The upcoming U.S. employment number could make or break the trend for the dollar index. However, we may not see any significant change in the Fed's stance towards their monetary policy. A status quo by the Fed may not change things for the dollar
The S&P500 index locked in the longest losing streak for 2019 yesterday ahead of the most important economic data. The index recorded four consecutive days of losses. The equity benchmark lost nearly 0.8 percent, but it is up nearly 9.66 percent year-to-date. The Dow Jones index is up 9.20 percent YTD, but it is the NASDAQ index that is leading the way with a gain of 11.85% YTD.
The U.S. Non-Farm Payroll data is the most critical number for the global markets. The Federal Reserve bank makes its monetary policy decision based on this number. Of course, the bank also factors in other critical elements but the job market’s health trumps them all. The recent data for the US 4Q GDP provided much-needed assurance that the economy is slowing, but it isn't stalling. I believe that that the 1Q GDP is likely going to be underwhelming mainly due to the fact that the inventory bulge is often worked off and this could lead the reading below the 2 percent mark.
Nonetheless, the 4Q GDP reading was well ahead of the consensus estimate. The number came in at 2.6 percent against the forecast of 2.2 percent, beating the previous reading of -3.6 percent. Despite this strong reading, the Fed chairman, Jerome Powell, has maintained his stance towards the monetary policy. The Fed will continue to practice patience and it will continue to monitor the economic data closely before it starts the process of hiking the interest rates again.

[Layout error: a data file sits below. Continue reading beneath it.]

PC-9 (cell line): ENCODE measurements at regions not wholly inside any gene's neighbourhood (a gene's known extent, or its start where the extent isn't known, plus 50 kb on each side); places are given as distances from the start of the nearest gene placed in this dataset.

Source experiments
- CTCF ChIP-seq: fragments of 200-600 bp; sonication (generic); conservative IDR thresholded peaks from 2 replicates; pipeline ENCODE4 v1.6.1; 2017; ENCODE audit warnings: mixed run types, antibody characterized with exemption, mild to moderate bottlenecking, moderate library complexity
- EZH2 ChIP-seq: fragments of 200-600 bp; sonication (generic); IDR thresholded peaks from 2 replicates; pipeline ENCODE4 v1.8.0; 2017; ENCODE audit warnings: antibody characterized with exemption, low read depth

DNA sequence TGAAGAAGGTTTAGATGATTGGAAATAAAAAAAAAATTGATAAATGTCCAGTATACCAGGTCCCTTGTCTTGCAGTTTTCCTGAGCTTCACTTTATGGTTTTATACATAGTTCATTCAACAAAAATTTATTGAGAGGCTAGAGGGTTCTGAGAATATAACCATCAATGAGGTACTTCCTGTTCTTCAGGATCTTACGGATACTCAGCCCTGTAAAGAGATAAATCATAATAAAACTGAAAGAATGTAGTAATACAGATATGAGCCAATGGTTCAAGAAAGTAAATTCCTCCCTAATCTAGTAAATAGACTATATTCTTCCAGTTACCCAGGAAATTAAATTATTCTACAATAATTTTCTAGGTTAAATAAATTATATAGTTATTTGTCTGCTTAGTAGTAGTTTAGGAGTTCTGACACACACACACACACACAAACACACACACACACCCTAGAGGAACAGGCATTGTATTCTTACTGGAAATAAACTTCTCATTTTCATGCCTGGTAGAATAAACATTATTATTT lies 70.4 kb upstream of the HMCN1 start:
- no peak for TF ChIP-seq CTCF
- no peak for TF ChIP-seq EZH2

The soft patch which we have experienced in the U.S. markets isn't that prominent in the U.S. labour market, which is fairly sturdy. Therefore, today's number has special meaning for the dollar index. The greenback index touched the highest level since December, and this is even though the Fed is continuously assuring the market that the bank isn’t going to rush to hike the interest rate. It looks like the market participants do not believe this.
So, the question is what is ahead for the dollar index?
I believe that the tone is set for a solid February jobs number and it is likely that we would see an increase in hiring, confirming the evidence of mounting wage pressure. This could lead the unemployment rate to return to its old trend, a lower unemployment rate. The 12-month trailing average of non-farm payroll has jumped from 173K p/m from January 2018 to 234K p/m in January 2019 while the average for the past three months sits at 241K.
The forecast for today’s nonfarm payroll change is 180K and any number below 150K would only set a bearish tone. A number above 240K would set a bullish tone and this could push the dollar index above the 98 mark.